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In a world where price has become an increasingly important factor for consumers, big-box retailers remain challenged to compete against that retailer in the sky named Amazon.com (NASDAQ: AMZN ) . Amazon lacks fancy retail locations and all the other added costs with running a retail store, which has largely contributed to success of its business model over the traditional retail model.
Although Amazon remains an ominous threat within the traditional big-box retail world, the one bright spot within retail continues to be wholesale clubs. Considering Costco's (NASDAQ: COST ) most recent earnings results, Amazon has yet to make significant inroads within the wholesale-club market. However, the rise of Amazon Prime members suggests that Amazon has begun taking a page out of Costco's unconventionally successful playbook.
Breaking down the numbers
Last quarter, Costco's net revenues increased 8% year over year to $24.3 billion, which brought home $547 million in net income, a 39% increase from the previous year. During the period, same-store sales increased by 5% year over year, and membership fees accounted for more than 71% of Costco's $738 million operating income. Membership revenues remain critical to Costco's overall profitability, because without them, Costco's business would operate with about a 10% gross profit margin, which doesn't leave much room for margin of error.
Like Costco, Amazon also operates with a similar gross profit margin, which could be a motivating force behind increasing its Amazon Prime membership base. Although Amazon itself doesn't release exact numbers as to how many Prime members exist, Morningstar analyst R.J. Hottovy believes Amazon has lured in more than 10 million Prime members, which currently contributes to about one-third of Amazon's operating income. Although this number is dwarfed by the 37 million households that have a Costco membership, Prime members are estimated to outspend non-Prime members by a factor of 2. In other words, when a consumer pays for a membership, it compels that person to use it more, and that's a very powerful preposition for Amazon.
In an all-out price war between Costco and Amazon, Costco comes out on top because the wholesaler leverages its economy of scale more effectively by selling fewer products. You aren't going to find countless brands for sale at a Costco, but the ones you do will probably be offered for a better price than anywhere else.
In exchange for an added discount, Amazon offers "Subscribe & Save" to anyone who's willing to receive automatic scheduled deliveries of consumer-staple products. To top it off, Subscribe & Save now offers an additional 15% off your total order when five or more Subscribe & Save items are delivered within the same month. Clearly, Amazon is appealing to consumers who value convenience more than getting the absolute best price. Since there are only 448 Costcos located in 42 states and Puerto Rico, chances are you'll have to take an outing to receive the absolute best price, or you may simply live too far away from a Costco to partake. Amazon's success against Costco largely boils down to whether a consumer values his or her time more than getting the absolute best deal.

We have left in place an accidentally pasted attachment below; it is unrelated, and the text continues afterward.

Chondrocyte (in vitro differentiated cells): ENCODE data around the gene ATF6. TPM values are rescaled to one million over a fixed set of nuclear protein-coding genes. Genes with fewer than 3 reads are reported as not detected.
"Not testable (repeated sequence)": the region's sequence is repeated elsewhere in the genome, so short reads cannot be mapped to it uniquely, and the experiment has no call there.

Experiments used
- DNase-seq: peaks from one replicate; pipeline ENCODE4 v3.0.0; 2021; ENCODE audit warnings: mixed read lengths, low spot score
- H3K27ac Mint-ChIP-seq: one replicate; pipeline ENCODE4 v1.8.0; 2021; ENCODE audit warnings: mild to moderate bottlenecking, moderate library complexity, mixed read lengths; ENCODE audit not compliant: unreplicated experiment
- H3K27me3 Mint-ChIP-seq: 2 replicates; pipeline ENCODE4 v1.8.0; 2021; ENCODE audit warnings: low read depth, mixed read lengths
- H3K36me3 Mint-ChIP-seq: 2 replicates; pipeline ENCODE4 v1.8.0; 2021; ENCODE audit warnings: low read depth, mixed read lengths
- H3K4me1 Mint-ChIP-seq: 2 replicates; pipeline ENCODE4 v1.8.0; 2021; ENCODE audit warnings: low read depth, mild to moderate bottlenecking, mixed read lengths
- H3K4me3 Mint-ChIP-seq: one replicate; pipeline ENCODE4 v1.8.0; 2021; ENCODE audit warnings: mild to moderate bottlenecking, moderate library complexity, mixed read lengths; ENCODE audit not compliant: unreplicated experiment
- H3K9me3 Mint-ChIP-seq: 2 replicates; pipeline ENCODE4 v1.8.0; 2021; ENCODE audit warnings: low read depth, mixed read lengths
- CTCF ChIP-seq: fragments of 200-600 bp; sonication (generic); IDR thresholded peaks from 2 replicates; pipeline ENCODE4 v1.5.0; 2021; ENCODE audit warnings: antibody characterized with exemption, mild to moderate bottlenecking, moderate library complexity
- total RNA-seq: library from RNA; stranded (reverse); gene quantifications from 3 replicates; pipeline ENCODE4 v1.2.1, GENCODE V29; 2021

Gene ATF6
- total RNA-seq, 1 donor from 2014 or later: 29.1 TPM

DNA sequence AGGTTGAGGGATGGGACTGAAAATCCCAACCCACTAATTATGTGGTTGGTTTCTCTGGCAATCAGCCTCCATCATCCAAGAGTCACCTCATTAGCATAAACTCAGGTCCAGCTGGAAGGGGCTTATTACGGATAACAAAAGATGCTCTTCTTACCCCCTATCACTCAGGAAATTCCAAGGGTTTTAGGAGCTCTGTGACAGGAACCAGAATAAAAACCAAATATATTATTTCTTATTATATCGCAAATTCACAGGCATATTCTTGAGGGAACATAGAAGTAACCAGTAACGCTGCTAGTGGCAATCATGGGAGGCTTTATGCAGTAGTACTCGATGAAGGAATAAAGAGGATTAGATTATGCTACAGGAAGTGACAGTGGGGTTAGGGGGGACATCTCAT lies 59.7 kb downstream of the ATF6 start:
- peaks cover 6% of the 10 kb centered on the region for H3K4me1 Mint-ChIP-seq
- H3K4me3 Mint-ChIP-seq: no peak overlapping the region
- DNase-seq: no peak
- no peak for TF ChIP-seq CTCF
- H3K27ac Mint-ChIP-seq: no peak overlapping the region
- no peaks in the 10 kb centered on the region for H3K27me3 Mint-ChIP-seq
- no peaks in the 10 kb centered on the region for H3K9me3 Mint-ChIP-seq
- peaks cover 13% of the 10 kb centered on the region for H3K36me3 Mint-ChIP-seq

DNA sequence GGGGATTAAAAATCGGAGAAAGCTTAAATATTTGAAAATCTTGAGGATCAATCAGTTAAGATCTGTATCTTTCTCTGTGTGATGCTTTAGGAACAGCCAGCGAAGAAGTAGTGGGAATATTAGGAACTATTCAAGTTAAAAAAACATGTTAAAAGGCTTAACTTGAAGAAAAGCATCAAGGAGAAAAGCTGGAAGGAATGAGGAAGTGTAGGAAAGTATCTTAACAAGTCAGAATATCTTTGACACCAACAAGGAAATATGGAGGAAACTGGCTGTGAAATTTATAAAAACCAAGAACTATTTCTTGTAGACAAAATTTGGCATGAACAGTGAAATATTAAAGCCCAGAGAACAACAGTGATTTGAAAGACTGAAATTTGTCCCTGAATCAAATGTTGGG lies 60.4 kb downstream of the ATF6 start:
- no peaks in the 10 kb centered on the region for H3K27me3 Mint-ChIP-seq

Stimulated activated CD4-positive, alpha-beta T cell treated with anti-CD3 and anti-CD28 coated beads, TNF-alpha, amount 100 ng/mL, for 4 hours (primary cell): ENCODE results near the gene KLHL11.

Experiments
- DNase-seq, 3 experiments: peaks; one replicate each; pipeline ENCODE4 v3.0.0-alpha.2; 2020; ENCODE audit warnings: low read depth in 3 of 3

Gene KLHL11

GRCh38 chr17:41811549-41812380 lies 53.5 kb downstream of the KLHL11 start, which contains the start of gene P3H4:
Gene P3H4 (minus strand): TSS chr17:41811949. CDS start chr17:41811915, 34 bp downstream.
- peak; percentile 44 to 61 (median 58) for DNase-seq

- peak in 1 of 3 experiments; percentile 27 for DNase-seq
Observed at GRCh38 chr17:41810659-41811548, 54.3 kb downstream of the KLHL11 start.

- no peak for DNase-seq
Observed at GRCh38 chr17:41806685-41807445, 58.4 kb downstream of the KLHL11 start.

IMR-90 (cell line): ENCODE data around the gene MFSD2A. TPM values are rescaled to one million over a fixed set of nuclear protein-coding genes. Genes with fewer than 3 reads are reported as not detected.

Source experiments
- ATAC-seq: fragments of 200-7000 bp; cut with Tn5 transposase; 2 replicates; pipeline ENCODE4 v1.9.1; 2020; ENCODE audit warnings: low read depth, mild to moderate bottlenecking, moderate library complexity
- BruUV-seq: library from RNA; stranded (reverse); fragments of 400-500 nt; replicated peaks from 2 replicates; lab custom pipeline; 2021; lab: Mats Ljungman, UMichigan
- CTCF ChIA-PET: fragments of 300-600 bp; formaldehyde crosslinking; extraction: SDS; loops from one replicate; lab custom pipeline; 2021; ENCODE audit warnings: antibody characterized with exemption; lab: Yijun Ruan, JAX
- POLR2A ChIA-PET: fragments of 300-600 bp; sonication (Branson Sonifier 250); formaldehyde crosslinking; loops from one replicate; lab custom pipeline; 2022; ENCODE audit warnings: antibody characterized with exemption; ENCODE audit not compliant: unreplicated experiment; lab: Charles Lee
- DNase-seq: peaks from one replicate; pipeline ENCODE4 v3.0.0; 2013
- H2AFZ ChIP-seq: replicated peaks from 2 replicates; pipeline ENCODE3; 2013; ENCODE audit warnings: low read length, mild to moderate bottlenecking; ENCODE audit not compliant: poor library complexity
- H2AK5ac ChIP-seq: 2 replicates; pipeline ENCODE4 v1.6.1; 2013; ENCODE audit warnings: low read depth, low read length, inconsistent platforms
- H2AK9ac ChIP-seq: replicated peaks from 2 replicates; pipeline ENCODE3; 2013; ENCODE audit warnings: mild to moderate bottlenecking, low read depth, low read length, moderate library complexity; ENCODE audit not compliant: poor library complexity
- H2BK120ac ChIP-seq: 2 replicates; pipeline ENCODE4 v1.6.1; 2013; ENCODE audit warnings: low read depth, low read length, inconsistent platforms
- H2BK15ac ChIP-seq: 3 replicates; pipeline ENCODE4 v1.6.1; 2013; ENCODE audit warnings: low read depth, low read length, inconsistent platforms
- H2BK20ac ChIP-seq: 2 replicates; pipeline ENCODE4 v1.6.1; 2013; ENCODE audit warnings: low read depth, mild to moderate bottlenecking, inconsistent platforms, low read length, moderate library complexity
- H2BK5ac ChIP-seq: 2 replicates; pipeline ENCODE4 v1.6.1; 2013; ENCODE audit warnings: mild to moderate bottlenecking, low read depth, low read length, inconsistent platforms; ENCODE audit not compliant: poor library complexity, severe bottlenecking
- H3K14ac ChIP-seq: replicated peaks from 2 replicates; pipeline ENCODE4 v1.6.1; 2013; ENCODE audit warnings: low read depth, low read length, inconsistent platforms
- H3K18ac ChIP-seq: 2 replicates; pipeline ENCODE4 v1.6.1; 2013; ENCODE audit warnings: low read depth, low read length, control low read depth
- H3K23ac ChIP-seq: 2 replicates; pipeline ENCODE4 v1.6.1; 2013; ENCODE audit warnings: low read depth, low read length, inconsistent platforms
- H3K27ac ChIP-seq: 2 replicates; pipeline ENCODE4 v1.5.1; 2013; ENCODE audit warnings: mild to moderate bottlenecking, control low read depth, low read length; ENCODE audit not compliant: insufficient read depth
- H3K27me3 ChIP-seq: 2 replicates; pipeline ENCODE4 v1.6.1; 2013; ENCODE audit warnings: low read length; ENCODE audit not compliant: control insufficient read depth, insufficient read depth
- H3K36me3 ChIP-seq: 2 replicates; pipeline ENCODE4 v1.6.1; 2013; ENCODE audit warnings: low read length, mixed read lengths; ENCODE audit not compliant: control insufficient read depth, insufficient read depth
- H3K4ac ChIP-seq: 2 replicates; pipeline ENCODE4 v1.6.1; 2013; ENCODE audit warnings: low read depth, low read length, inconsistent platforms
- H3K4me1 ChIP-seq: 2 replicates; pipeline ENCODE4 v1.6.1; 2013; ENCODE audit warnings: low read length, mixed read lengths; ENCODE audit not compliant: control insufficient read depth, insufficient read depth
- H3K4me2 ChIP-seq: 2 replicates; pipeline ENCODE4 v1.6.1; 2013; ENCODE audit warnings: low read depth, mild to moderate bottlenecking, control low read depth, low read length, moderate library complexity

Central to Costco's business model is getting members returning to their warehouses on a regular basis. Once inside the warehouse, there's a high chance members will be buying more than they've bargained for. One of the most effective ways Costco gets its members to return is with a fresh-grocery store, accompanied with free food samples. This key characteristic provides Costco with a great opportunity to instill in its members its core philosophy of relentlessly improving quality while driving down prices. Naturally, instilling this philosophy was a huge contributor to Costco's impressive 89.8% membership renewal rate last quarter.
The power of numbers
It's estimated that Amazon has 182 million active members, a number that gives it a tremendous base to market its Prime membership. The more services Amazon can bolt onto its Prime membership, the more enticing the $79 annual fee becomes. As more Amazon users convert to Prime members, the cheaper it will become for Amazon to provide membership benefits on a per-user basis. In other words, investing in added membership benefits could come at a fraction of the cost relative to the potential return of increased sales.
Over the long term, it seems that Amazon will continue on the path of becoming more like Costco in terms of adding more membership services to drive increased value to its brand. However, it's not going to be easy for Amazon to directly poach Costco members, given the company's high membership loyalty. As long as Amazon doesn't figure out how to offer free food samples while you shop online, I think Costco will continue to remain rather Amazon-resistant.
Costco's low prices haven't just benefited customers -- shareholders have walloped the market, returning 11,000% over the past two decades. However, with prices near all-time highs, is the ride over for Costco investors? To answer that and more, The Motley Fool's compiled a premium research report with in-depth analysis on Costco. Simply click here now to gain instant access to this valuable investor's resource.